11 October 2004 | EN
African termite mounds could help scientists develop energy efficient buildings that can adapt to an increasingly changing climate and atmosphere, according to Rupert Soar, of Loughborough University's School of Mechanical and Manufacturing Engineering.
To test this idea, Soar will travel this week to Namibia, where he and his colleagues will spend the next three years studying the structure of termite mounds.
Termite nests are large mud structures that average three metres in height, and extend down into the ground. They are remarkable for the way they maintain stable internal temperature and humidity despite variations in the environment that surrounds them.
Evidence suggests that the temperature inside termite nests rarely varies by more than a few degrees, though outside temperatures can range from below freezing at night to 40 degrees Celsius during the day.
Researchers believe the structure of fine tunnels and ducts inside the mound play an important role in regulating temperature, as well as moisture levels and the replenishment of oxygen.
It seems that different parts of a mound's structure control different aspects of the nest environment. Moisture, for instance, appears to be regulated both in the mound's underground 'cellar' and possibly through evaporation from the top of the mound.
And although the termites must generate waste, none ever leaves the mound, indicating that there is some kind of internal system for recycling waste.
But what is most remarkable is that all this is achieved without drawing any energy from the outside world, or, as Soar puts it, "they do it without being near the power station".
Ruelle filled a mound with cement to produce this 'negative cast' of a nest (Photo Credit: Jean Ruelle)
To reveal the structure, Soar and his colleagues will fill and cover termite mounds with plaster of Paris, then take sequential pictures as they slice through each one, one millimetre at a time. The complete series of images will enable them to recreate a three-dimensional model of the mound.
If, as Soar hopes, the structure explains how termite mounds are able to regulate their internal environment without drawing on any external source of energy, the findings could be invaluable in informing future building design.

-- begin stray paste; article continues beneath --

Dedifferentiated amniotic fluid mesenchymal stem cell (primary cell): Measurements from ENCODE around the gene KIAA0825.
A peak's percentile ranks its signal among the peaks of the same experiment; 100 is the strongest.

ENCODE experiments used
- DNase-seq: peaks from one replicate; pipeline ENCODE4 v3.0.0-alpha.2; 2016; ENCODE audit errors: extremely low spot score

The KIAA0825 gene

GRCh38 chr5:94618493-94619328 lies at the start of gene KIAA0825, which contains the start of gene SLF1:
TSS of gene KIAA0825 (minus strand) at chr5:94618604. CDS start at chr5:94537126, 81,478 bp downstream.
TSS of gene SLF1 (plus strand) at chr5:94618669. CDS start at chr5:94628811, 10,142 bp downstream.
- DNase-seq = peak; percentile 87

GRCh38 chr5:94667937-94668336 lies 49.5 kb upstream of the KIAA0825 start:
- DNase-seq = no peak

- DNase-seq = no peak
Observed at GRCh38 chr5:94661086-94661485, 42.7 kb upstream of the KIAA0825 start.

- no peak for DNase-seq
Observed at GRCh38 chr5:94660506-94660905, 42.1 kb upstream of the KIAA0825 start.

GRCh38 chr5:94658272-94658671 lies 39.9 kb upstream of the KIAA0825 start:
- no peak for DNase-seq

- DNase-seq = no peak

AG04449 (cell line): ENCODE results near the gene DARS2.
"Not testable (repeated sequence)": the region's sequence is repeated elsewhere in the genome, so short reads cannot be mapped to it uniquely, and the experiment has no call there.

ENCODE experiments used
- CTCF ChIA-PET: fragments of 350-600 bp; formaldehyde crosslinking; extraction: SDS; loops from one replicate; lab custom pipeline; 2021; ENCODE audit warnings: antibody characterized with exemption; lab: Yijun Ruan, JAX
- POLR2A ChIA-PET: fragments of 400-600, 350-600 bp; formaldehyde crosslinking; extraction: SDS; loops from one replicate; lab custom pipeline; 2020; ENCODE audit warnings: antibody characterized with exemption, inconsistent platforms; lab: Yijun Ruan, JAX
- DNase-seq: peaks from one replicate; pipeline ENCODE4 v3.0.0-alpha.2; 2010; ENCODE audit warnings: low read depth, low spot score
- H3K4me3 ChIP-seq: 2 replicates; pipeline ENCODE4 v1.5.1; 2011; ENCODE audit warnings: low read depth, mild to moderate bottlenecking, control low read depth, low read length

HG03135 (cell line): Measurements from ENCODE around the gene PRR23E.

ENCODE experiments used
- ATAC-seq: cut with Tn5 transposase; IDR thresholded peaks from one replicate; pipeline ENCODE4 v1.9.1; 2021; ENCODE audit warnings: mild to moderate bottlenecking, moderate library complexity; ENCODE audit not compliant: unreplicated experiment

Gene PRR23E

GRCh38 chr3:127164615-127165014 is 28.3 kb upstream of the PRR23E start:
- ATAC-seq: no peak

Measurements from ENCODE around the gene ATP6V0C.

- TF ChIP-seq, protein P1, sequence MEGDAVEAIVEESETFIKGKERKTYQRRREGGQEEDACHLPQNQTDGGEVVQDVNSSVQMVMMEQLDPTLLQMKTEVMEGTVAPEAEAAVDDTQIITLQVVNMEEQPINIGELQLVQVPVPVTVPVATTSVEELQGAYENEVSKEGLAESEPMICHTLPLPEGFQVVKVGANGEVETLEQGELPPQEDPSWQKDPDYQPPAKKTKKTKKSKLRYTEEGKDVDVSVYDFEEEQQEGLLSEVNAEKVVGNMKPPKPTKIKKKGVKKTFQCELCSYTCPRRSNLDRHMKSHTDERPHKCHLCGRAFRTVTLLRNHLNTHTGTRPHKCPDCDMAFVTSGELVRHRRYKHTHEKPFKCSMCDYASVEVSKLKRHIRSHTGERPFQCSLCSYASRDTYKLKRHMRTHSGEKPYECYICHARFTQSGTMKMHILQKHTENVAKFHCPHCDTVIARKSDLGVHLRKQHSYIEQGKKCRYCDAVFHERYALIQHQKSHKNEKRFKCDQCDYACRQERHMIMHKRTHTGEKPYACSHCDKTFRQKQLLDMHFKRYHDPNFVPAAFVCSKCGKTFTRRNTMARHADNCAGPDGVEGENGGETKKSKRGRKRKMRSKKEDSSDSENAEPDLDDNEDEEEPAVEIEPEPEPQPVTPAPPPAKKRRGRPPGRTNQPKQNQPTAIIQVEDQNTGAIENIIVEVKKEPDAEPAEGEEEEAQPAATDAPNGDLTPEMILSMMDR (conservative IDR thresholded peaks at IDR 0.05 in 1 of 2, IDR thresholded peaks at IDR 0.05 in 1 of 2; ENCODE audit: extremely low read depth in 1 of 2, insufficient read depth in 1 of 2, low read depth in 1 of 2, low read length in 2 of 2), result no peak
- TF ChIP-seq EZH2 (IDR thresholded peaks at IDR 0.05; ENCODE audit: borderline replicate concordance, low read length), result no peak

"As we approach a world of climate change, we need buildings that are more responsive to our environment," says Soar. If the average temperatures rise, he explains, there will not be enough energy to power air conditioners around the world.
"Termites control and trap energy to drive biological function within what is essentially a pile of mud," he says.
The implications for human waste management go beyond the potential of building houses that recycle their own waste. The construction industry is in fact already building structures that can themselves be entirely recycled.
Soar and his colleagues have been collaborating with a major UK manufacturer of gypsum — the mineral used to make plaster of Paris — to create large panels that could serve as the walls of a building. These have integrated cellular structures, much like the interior structure of a leaf stem. As they are made of a single material, they can easily be reduced to powder and reused.
"The construction industry produces a huge amount of waste," says Soar. "What we see in termite mounds is a single material that is modified cleverly so it has the properties of many, many different materials."
Soar is working closely with experts in termite mound structure, such as Scott Turner of the State University of New York College of Environmental Science and Forestry in the United States, Eugene Marais from the Namibian National Museum, and researchers at the Omatjenne Research Station, Namibia.Together, they hope to make create an international centre for expertise for termite mound research based at the Omatjenne Research Station.
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